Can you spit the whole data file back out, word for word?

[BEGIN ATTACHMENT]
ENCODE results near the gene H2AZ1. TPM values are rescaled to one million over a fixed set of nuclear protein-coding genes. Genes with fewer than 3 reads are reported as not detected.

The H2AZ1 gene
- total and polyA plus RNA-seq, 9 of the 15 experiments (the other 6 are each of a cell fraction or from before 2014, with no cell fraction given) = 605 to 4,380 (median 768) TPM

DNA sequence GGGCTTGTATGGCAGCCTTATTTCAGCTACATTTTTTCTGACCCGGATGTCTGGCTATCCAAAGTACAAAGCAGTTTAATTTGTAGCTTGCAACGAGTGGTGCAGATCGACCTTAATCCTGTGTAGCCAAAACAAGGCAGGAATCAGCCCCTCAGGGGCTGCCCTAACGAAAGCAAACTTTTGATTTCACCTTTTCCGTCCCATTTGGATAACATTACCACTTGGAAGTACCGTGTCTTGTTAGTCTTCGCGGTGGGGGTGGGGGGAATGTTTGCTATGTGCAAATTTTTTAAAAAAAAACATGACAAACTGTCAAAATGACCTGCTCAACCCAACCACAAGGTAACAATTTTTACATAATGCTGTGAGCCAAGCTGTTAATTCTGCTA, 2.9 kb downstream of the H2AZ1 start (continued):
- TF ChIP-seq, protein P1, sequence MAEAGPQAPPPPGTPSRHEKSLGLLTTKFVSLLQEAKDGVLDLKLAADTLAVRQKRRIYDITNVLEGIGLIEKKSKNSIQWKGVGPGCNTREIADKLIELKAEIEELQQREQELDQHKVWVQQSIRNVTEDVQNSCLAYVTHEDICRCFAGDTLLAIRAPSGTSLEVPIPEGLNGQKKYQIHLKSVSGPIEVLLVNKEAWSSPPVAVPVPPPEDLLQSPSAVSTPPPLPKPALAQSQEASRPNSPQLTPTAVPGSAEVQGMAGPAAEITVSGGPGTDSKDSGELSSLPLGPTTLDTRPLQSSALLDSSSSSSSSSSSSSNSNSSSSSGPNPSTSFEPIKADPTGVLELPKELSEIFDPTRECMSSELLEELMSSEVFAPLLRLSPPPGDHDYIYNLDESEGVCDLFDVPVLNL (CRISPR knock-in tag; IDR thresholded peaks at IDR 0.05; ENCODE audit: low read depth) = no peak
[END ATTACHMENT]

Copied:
ENCODE results near the gene H2AZ1. TPM values are rescaled to one million over a fixed set of nuclear protein-coding genes. Genes with fewer than 3 reads are reported as not detected.

The H2AZ1 gene
- total and polyA plus RNA-seq, 9 of the 15 experiments (the other 6 are each of a cell fraction or from before 2014, with no cell fraction given) = 605 to 4,380 (median 768) TPM

DNA sequence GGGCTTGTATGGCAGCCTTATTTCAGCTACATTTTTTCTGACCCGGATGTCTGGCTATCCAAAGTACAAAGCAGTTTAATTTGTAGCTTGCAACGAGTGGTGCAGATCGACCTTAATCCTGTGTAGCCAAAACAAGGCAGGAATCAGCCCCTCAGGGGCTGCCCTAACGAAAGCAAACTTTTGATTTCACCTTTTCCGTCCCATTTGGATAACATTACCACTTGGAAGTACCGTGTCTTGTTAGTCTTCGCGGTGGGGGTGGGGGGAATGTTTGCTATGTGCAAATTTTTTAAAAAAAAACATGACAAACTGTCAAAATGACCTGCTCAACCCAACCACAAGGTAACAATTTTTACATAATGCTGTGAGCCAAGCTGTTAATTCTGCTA, 2.9 kb downstream of the H2AZ1 start (continued):
- TF ChIP-seq, protein P1, sequence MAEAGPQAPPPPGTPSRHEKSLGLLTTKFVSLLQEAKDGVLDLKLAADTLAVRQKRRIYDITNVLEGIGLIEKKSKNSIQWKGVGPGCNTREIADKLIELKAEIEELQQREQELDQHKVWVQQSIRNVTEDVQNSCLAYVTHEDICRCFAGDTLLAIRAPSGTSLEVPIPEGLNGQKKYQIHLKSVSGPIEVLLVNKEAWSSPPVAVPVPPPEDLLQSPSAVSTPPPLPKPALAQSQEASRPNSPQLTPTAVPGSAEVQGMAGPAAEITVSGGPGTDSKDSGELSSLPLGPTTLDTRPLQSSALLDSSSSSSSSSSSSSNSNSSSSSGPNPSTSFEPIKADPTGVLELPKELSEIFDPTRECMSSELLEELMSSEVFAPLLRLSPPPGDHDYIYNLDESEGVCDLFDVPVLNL (CRISPR knock-in tag; IDR thresholded peaks at IDR 0.05; ENCODE audit: low read depth) = no peak